Incorporating an event loop

libwayland provides its own event loop implementation for Wayland servers to take advantage of, but the maintainers have acknowledged this as a design overstep. For clients, there is no such equivalent. Regardless, the Wayland server event loop is useful enough, even if it's out-of-scope.

Wayland server event loop

Each wl_display created by libwayland-server has a corresponding wl_event_loop, which you may obtain a reference to with wl_display_get_event_loop. If you're writing a new Wayland compositor, you will likely want to use this as your only event loop. You can add file descriptors to it with wl_event_loop_add_fd, and timers with wl_event_loop_add_timer. It also handles signals via wl_event_loop_add_signal, which can be pretty convenient.

With the event loop configured to your liking to monitor all of the events your compositor has to respond to, you can process events and dispatch Wayland clients all at once by calling wl_display_run, which will process the event loop and block until the display terminates (via wl_display_terminate). Most Wayland compositors which were built from the ground-up with Wayland in mind (as opposed to being ported from X11) use this approach.

However, it's also possible to take the wheel and incorporate the Wayland display into your own event loop. wl_display uses the event loop internally for processing clients, and you can choose to either monitor the Wayland event loop on your own, dispatching it as necessary, or you can disregard it entirely and manually process client updates. If you wish to allow the Wayland event loop to look after itself and treat it as subservient to your own event loop, you can use wl_event_loop_get_fd to obtain a poll-able file descriptor, then call wl_event_loop_dispatch to process events when activity occurs on that file descriptor. You will also need to call wl_display_flush_clients when you have data which needs writing to clients.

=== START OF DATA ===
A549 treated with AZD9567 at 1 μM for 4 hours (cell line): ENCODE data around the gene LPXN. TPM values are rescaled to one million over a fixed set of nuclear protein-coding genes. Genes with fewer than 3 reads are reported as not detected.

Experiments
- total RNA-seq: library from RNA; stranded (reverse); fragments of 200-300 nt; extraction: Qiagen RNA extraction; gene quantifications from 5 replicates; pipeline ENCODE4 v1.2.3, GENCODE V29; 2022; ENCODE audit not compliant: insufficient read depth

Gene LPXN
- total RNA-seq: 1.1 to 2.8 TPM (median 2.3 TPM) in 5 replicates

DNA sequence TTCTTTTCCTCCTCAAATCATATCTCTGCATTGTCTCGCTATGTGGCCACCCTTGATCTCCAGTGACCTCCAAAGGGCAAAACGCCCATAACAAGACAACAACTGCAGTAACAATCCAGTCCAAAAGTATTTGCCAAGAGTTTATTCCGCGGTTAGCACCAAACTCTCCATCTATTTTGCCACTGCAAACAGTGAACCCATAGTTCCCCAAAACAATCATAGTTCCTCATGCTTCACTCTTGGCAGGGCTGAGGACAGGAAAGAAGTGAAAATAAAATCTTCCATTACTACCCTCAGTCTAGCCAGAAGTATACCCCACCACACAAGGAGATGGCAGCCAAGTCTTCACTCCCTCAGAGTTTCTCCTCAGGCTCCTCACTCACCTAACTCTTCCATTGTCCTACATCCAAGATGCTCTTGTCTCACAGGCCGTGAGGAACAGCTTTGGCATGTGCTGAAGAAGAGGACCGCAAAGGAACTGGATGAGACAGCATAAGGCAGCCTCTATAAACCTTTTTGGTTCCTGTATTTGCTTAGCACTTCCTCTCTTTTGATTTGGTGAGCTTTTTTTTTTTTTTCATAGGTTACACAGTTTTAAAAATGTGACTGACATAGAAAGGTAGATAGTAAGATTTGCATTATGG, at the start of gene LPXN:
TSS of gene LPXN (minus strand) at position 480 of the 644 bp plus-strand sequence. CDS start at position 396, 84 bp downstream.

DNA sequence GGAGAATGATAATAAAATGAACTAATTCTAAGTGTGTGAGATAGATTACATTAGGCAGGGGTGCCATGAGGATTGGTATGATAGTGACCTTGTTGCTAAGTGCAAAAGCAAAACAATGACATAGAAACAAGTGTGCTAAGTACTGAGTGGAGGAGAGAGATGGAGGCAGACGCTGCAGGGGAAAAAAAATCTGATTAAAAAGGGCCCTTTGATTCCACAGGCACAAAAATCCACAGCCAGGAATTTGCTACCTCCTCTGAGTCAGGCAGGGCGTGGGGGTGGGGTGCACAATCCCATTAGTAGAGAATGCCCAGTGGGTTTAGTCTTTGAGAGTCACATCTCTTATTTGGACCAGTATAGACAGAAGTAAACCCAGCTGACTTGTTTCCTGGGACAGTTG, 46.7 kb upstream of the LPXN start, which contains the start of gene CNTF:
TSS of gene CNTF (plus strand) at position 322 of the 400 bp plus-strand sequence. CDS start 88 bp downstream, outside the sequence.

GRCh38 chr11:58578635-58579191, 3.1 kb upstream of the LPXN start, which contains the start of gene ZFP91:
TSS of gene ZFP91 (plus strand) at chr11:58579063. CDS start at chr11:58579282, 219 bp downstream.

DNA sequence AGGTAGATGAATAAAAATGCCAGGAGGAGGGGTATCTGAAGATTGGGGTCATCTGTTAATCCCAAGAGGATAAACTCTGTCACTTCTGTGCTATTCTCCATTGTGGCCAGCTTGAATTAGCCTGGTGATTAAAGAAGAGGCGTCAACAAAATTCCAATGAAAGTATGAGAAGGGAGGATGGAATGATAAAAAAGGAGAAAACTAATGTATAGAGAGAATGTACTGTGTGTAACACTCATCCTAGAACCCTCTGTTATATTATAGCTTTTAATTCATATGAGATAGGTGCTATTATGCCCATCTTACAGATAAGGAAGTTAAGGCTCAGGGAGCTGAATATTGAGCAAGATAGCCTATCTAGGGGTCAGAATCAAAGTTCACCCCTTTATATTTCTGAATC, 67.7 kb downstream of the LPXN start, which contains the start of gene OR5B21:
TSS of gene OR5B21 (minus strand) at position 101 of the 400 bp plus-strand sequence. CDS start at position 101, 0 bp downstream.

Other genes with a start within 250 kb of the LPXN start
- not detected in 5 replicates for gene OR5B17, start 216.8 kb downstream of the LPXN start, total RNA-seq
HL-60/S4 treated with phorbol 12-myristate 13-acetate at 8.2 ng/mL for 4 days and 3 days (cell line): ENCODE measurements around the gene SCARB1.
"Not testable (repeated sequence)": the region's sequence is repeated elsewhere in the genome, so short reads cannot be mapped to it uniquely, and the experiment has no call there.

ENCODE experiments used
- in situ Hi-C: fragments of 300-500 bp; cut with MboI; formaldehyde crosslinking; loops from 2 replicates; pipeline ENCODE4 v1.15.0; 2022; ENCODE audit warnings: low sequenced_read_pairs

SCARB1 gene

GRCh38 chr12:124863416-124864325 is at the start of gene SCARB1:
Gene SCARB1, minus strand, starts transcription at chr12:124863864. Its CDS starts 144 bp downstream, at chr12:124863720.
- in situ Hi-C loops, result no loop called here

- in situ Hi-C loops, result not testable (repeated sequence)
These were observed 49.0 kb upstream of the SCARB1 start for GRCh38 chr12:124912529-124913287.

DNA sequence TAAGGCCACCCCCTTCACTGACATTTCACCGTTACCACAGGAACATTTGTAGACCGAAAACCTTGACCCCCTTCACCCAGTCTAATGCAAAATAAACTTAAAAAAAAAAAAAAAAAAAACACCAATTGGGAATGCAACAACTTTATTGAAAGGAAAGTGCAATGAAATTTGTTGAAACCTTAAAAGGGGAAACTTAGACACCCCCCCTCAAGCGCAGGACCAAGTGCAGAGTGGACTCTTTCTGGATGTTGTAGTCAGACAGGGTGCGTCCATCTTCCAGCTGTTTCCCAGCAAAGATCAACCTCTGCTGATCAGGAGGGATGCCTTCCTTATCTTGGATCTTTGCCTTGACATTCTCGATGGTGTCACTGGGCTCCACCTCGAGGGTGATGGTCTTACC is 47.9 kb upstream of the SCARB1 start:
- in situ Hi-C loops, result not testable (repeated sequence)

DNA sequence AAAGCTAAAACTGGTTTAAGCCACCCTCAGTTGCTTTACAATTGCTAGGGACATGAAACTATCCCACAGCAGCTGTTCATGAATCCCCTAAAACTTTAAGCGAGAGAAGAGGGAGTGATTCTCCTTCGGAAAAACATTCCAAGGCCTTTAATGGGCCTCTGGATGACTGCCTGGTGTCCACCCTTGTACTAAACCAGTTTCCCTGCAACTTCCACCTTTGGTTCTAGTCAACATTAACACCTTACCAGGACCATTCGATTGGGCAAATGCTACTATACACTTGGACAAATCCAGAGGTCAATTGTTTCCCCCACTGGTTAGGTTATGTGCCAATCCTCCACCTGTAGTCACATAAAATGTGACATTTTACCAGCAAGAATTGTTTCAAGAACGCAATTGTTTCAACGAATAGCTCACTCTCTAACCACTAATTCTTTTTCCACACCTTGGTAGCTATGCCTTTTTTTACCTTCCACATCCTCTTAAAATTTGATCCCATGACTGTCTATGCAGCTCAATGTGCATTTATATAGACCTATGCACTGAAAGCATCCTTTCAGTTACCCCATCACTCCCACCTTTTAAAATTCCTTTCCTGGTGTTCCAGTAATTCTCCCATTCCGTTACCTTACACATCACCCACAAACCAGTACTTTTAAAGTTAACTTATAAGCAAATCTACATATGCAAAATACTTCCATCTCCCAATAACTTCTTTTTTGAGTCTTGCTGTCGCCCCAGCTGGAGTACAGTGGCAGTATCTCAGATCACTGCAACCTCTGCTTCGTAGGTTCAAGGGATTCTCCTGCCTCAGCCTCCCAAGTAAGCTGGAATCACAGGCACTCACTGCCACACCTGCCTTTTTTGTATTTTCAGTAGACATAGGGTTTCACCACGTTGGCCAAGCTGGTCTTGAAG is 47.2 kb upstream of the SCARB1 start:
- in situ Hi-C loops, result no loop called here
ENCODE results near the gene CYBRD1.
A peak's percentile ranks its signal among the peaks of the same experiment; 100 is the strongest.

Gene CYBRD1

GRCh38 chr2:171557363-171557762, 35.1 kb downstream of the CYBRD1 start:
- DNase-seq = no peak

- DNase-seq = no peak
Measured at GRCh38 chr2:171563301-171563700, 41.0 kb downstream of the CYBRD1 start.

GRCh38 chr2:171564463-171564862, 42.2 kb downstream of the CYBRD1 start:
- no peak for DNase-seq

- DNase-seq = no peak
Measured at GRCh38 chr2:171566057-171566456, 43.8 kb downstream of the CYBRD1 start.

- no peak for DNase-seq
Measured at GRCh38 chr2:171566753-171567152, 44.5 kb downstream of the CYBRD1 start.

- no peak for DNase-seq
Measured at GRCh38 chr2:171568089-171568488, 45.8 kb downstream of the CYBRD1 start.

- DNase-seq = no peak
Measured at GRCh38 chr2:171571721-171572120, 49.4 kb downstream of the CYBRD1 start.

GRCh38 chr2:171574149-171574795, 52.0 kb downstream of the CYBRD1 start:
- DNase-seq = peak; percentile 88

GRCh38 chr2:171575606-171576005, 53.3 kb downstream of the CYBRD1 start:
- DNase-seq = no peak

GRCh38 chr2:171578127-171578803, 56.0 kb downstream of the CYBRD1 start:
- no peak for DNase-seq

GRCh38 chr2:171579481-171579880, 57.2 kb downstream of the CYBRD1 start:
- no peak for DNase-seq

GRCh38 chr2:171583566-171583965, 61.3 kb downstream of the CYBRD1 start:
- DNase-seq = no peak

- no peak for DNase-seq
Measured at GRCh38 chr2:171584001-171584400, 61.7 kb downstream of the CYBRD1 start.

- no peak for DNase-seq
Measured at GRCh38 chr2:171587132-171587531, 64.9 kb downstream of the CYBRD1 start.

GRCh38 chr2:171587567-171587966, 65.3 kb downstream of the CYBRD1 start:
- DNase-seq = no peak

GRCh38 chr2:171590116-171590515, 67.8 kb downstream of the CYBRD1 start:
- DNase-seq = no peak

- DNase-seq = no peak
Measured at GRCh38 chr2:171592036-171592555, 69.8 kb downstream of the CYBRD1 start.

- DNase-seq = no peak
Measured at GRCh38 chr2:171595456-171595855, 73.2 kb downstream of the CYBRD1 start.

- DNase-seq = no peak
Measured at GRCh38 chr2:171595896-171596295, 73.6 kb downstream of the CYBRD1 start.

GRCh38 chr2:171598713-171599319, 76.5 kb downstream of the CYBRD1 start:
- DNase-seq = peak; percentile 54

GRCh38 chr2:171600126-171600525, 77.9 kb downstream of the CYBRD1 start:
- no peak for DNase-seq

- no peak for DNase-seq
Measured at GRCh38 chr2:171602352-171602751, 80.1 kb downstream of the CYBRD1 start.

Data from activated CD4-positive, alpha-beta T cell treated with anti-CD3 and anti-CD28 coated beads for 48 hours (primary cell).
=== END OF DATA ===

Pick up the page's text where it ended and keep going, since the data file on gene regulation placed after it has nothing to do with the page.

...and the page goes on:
Wayland client event loop

libwayland-client, on the other hand, does not have its own event loop. However, since there is only generally one file descriptor, it's easier to manage without. If Wayland events are the only sort which your program expects, then this simple loop will suffice:

while (wl_display_dispatch(display) != -1) {
    /* This space deliberately left blank */

However, if you have a more sophisticated application, you can build your own event loop in any manner you please, and obtain the Wayland display's file descriptor with wl_display_get_fd. Upon POLLIN events, call wl_display_dispatch to process incoming events. To flush outgoing requests, call wl_display_flush.

Almost there!

At this point you have all of the context you need to set up a Wayland display and process events and requests. The only remaining step is to allocate objects to chat about with the other side of your connection. For this, we use the registry. At the end of the next chapter, we will have our first useful Wayland client!